The “hearing” group learns best when they have auditory messages. This could come on the radio, recorded messages (on hold, website), music (web background), and also video which combines images, movement and sound (website, TV, in office, mailed DVDs or CDs, via smart phones).

The final “doing” group likes things “hands-on” and might be approached best with a free sample that they can touch, taste, or smell (depending upon your product!) or product demonstrations (live or on the web).

Whichever method or media you choose, don’t forget to include a “call to action” (i.e., what do I want the prospect to do with the advertisement, commercial, blog, sample, or video). Here are some ways you might combine techniques to effectively target these learning styles.
• In a printed marketing piece, position graphics and headlines to provide the highlights, then include more detail (if there is room) or add specific website information for those who want to learn more. As an option, offer a free newsletter for signing up via email (this allows you to capture key prospect information as well).
• If you produce a video, include written captions, a link to an information-filled website or blog, or offer a downloadable whitepaper or tips sheet with more information. Post segments of the video on your website and YouTube.
• Offer video viewers the option of subscribing to future videos or signing up for a written (e-mail or printed) newsletter or blog (or both).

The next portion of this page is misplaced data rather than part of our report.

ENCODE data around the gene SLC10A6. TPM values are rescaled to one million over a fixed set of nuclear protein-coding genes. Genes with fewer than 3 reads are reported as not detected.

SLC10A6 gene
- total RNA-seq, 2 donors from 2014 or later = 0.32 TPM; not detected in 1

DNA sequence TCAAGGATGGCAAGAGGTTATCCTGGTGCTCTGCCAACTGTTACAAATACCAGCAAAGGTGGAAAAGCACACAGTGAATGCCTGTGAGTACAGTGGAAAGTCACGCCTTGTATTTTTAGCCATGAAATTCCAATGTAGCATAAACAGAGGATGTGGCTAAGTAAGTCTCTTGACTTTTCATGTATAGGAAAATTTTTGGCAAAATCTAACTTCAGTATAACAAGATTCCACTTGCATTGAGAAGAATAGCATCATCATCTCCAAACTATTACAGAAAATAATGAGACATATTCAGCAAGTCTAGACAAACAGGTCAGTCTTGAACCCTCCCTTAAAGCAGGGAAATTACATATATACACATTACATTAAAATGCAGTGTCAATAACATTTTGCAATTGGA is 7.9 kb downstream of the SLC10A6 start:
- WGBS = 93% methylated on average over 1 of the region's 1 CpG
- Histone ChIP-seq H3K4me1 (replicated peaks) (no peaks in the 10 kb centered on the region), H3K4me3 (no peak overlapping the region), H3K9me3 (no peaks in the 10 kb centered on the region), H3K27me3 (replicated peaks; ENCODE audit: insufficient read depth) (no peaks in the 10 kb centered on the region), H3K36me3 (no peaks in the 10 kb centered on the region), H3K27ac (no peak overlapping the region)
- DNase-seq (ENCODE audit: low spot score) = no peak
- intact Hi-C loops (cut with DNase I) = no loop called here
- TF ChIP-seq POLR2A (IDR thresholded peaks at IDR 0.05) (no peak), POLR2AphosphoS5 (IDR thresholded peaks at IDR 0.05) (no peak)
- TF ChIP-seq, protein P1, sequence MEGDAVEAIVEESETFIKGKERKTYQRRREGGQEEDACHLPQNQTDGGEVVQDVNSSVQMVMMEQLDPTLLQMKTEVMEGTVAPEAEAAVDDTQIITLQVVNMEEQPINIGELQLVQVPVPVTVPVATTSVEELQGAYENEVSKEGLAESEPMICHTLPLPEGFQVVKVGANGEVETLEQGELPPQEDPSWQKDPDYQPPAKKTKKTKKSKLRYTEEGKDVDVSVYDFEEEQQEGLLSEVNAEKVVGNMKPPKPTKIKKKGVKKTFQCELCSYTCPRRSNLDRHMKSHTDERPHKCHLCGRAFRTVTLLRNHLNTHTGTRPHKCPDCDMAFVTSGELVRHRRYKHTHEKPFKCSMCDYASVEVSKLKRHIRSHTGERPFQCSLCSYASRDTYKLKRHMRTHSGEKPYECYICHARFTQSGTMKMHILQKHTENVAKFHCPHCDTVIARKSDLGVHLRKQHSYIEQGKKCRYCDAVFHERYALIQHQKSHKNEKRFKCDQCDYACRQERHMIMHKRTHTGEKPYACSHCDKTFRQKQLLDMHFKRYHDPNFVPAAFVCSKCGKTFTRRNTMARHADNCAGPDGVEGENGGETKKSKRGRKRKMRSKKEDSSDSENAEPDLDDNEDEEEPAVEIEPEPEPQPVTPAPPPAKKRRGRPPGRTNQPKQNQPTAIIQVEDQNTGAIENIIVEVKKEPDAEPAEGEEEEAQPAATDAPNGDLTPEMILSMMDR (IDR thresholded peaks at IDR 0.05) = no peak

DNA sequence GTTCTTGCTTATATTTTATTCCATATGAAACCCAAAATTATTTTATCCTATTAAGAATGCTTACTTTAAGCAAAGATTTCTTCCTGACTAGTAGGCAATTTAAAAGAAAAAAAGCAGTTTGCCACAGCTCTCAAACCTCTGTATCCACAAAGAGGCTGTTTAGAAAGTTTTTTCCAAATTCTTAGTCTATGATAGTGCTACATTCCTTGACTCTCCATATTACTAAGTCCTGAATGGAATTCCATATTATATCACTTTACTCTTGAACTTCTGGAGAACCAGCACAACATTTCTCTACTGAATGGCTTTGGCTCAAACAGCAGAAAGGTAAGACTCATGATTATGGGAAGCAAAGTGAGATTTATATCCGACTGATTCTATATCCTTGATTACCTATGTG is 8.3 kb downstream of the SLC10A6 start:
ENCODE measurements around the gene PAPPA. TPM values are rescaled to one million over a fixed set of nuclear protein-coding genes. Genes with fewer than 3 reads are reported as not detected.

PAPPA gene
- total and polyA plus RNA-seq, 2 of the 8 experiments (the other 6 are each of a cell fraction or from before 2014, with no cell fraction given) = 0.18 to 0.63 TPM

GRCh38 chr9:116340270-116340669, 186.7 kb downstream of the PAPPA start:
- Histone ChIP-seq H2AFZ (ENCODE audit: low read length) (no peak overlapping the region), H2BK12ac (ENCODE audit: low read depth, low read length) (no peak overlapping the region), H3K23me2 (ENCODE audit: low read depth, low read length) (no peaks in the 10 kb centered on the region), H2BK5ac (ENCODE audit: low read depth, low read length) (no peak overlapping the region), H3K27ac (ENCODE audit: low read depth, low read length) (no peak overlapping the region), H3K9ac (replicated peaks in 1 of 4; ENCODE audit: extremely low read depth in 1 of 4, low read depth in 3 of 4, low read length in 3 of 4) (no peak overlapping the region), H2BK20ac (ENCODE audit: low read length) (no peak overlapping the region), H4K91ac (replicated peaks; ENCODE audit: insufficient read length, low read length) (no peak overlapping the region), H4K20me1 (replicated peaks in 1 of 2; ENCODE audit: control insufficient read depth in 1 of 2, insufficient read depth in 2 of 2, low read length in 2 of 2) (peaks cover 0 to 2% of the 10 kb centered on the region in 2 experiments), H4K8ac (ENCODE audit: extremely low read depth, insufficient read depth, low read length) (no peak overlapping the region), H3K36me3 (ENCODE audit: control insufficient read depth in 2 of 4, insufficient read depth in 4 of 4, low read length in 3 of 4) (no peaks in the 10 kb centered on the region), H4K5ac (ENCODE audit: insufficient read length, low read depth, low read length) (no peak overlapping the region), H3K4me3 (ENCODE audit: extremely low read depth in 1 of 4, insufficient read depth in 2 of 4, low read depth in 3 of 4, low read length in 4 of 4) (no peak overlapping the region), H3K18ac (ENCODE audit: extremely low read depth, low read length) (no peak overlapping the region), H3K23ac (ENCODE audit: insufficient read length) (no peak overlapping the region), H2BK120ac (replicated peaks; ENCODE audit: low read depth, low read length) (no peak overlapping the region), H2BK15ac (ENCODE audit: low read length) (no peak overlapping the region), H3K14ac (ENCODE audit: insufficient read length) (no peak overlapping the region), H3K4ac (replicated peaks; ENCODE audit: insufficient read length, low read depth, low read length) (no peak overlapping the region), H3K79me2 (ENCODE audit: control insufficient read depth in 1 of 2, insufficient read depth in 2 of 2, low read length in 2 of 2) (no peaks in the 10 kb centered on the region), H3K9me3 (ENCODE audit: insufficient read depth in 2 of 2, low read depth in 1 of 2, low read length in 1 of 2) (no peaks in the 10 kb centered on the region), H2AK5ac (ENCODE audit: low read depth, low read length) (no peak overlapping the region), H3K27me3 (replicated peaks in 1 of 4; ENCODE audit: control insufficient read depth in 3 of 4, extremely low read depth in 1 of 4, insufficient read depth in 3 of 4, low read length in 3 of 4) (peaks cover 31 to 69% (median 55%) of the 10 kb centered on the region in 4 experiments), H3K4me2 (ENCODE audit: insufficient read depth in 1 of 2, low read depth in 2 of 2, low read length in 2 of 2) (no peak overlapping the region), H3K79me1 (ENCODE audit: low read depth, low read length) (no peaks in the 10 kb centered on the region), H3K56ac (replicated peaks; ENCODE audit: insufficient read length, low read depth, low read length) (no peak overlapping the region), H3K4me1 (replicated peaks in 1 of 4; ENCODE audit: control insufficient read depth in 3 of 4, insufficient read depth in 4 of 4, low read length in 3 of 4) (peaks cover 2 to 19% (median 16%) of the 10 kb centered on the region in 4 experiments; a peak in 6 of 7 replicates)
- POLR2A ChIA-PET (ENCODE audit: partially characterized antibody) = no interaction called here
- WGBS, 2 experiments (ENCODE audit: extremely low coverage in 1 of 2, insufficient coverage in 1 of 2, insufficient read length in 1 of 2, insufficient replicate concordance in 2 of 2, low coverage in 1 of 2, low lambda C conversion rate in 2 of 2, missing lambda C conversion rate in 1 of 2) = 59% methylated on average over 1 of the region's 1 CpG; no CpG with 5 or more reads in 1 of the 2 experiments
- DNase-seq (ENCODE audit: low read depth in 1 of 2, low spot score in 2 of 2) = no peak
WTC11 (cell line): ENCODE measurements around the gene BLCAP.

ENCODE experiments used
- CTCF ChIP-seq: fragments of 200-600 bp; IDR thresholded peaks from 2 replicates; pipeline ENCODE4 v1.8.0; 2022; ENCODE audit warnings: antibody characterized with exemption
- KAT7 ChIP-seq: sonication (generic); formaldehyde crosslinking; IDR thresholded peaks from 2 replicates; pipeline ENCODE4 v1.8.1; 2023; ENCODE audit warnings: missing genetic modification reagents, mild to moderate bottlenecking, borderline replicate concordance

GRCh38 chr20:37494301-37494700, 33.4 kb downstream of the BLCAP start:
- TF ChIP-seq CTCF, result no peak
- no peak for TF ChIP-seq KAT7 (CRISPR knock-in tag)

• Sending a targeted direct mail piece for a new software product? Provide each user with a personalized link to a demo of the software that allows them to go hands-on and see how it works.
• Promote a new food product line using social media – offering free samples with a coupon that can be either printed or stored on a mobile device to show to the cashier!

Take a look at the ads you see over the next few days and see if (and how) they combine techniques and channels to reach more than one learning style. There’s not one “right” way to do this—it takes some thought, planning and testing to see which methods will work best for your target market. Begin thinking about how you can take these ideas and use them in your marketing. Good luck!

Wednesday, September 1, 2010

How to Approach a Magazine Editor

I was recently asked to submit a tip for approaching a magazine editor. Editors are beseiged with input on a daily basis, so you really have to get creative to be noticed and recognized as having valuable information. Find some great tips (including #47 - mine) by visiting The entreprenette Gazette.